Flooding: Scalp Hill in Donegal became the mountain that moved

‘I was in the house and a cousin of mine came running – ‘look at the hill; the trees is coming’

Clean up is taking place after flash floods in Donegal. Paul Bradley home was partially destroyed, while Gerard Gallagher narrowly missed a collision as trees washed down a hill near his house. Video: Peter Murtagh/Irish Times video team


The Gallagher family were in their living room when the mountain behind them began to move, but they had no idea what was going on.

Their home is a modest, single-storey cottage built about 40 years ago by Gerard Gallagher’s father. At the back of the house, which sits on a slope beneath the 484m mountain locals call Scalp Hill, there are some concrete outhouses running the length of the home. It was these that saved the family.

On Tuesday at about 8pm the heavens opened, and it poured rain with an intensity that no one had ever experienced before.

Soon, high above the Gallagher home, the hill began to slide.

“I was in the house, and a cousin of mine came running down – ‘look at the hill; the trees is coming! Get those cars moved,’ he shouted. So I jumped in and took a chance,” truck driver Gerard recalled this week standing amid the debris of what careered down the mountain and just missed his moved car.

He was lucky, very, very lucky, as were his children Kyle (5), Noah (3), Evie (six months), and their mother Jacqueline, Gerard’s wife.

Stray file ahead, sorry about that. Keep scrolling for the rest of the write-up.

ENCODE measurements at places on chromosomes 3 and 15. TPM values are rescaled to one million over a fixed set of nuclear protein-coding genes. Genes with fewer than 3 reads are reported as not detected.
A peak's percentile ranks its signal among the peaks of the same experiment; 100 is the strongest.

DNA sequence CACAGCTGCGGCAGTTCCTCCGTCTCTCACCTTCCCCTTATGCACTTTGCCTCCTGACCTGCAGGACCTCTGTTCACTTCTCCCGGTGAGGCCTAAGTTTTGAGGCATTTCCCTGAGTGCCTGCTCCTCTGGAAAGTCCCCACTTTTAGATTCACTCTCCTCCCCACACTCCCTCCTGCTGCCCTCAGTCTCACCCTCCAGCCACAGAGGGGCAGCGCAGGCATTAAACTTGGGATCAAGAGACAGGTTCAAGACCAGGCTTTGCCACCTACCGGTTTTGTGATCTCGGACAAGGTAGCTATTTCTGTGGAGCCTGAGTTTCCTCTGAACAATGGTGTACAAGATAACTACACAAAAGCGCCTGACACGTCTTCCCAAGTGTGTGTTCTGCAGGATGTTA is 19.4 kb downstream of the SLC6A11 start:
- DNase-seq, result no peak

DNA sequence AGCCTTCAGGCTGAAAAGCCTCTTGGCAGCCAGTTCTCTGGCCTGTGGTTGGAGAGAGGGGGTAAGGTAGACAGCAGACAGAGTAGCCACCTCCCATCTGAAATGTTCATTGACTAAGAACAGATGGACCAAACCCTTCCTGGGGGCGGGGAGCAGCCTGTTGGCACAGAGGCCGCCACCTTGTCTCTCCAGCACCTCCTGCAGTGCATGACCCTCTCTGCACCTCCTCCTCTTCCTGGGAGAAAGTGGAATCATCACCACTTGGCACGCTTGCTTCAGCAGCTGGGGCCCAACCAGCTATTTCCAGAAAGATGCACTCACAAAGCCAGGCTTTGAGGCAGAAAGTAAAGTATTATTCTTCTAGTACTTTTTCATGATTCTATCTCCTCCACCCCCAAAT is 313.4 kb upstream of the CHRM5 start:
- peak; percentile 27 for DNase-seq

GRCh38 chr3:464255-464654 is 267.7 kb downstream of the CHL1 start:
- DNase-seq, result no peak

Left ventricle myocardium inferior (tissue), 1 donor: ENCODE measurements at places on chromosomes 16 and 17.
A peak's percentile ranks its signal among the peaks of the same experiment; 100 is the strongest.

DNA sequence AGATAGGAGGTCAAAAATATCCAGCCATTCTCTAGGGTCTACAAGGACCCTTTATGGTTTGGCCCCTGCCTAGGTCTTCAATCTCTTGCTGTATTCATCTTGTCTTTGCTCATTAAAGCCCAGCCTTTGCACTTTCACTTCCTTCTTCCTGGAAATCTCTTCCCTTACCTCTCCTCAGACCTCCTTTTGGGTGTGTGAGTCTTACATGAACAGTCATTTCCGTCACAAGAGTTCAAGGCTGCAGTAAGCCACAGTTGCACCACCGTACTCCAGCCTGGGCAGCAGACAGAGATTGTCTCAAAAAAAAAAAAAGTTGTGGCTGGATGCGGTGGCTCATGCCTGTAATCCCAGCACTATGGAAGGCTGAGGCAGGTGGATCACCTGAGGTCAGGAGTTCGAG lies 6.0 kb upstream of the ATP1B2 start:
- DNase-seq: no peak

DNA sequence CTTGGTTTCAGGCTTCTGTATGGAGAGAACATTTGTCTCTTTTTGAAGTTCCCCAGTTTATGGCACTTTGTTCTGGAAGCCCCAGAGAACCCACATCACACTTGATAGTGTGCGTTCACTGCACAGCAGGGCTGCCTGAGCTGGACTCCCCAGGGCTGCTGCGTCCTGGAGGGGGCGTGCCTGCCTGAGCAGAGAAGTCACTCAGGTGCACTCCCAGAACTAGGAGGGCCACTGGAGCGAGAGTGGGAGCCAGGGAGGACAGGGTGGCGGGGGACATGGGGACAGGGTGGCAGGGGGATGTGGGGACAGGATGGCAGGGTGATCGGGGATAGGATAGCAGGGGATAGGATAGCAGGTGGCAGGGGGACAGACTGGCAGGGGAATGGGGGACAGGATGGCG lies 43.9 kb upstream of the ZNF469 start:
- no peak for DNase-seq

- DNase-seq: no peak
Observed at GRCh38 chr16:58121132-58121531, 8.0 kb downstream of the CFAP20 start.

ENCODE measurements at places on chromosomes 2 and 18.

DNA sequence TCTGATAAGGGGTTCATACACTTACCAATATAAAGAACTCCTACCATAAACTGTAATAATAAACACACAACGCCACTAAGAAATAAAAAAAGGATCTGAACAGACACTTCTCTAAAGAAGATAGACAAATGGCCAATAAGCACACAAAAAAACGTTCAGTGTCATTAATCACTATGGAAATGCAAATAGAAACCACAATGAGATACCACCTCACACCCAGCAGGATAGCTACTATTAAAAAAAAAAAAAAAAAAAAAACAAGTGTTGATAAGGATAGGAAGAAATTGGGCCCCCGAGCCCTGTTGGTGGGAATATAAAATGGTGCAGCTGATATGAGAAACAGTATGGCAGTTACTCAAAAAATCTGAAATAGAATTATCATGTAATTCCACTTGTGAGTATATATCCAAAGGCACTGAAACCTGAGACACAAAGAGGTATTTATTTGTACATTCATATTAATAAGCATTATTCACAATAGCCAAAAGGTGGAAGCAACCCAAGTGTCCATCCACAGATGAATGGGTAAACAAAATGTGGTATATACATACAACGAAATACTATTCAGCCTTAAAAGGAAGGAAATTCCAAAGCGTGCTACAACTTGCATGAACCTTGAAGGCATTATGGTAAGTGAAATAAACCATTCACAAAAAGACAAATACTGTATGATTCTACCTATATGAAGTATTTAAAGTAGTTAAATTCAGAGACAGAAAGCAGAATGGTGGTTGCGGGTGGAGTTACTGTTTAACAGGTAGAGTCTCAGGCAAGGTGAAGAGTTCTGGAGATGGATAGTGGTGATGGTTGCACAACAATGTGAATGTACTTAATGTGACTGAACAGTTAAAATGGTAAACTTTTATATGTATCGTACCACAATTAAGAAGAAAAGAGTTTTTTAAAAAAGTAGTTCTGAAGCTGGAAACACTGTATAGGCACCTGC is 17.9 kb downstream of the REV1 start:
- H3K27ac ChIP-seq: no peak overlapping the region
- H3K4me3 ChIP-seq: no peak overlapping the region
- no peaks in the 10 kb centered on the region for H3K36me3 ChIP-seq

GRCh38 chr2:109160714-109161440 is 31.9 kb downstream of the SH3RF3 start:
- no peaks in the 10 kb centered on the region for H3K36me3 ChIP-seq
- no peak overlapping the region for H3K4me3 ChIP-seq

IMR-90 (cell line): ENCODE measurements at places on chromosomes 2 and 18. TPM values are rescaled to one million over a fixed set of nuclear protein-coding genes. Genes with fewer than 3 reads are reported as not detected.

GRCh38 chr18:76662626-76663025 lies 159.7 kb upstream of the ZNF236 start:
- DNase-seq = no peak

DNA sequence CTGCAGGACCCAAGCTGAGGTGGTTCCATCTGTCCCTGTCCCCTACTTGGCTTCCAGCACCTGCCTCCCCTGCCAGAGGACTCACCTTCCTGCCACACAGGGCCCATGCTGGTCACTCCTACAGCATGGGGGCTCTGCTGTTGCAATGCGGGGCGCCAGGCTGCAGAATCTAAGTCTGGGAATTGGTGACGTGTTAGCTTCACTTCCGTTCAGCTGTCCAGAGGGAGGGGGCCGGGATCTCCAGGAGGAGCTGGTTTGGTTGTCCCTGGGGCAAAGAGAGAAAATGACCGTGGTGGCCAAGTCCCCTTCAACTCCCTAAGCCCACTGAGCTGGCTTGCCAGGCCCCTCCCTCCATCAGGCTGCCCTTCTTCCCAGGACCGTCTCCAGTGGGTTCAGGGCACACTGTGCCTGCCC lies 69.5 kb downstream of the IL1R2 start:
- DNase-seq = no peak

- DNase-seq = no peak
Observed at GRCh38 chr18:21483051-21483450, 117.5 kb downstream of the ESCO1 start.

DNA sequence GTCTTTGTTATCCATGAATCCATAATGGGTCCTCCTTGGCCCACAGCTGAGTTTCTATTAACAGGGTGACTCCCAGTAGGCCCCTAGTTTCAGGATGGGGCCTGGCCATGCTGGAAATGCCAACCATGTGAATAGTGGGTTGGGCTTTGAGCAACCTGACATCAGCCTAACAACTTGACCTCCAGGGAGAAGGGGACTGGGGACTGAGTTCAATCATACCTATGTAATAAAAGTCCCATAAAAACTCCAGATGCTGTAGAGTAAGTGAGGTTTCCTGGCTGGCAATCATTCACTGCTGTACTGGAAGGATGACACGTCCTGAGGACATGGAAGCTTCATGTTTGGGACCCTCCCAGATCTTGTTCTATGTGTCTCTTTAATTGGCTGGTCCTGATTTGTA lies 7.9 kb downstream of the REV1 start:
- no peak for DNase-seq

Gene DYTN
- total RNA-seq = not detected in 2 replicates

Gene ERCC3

That no one died from the floods that engulfed the southern part of Donegal’s Inishowen peninsula – from Quigley’s Point on Lough Foyle in the east, across to Buncrana facing Lough Swilly in the west, and south to the town of Burnfoot – is remarkable.

The avalanche of water, mud, gravel and boulders that slithered off Scalp Hill – moving at the pace of a jogger – brought several hundred tonnes of debris crashing towards the Gallagher home. The sheds at the rear split the flow in two, forcing it to pass on either side of the house.

Boulders and mud

What was left when it ended was a mass of debris, behind and on either side of the house, and out front where the avalanche smashed through a hedge and removed a sturdy garden retaining wall, a huge scattering of boulders and mud.

“I could see the rocks coming at us,” says Gerard, “and I didn’t know whether we should run or stay, but we stayed.”

Neighbours, whom the Gallaghers cannot thank enough for being there for them and helping with the clean-up, ran to the house and thought they would find the worst.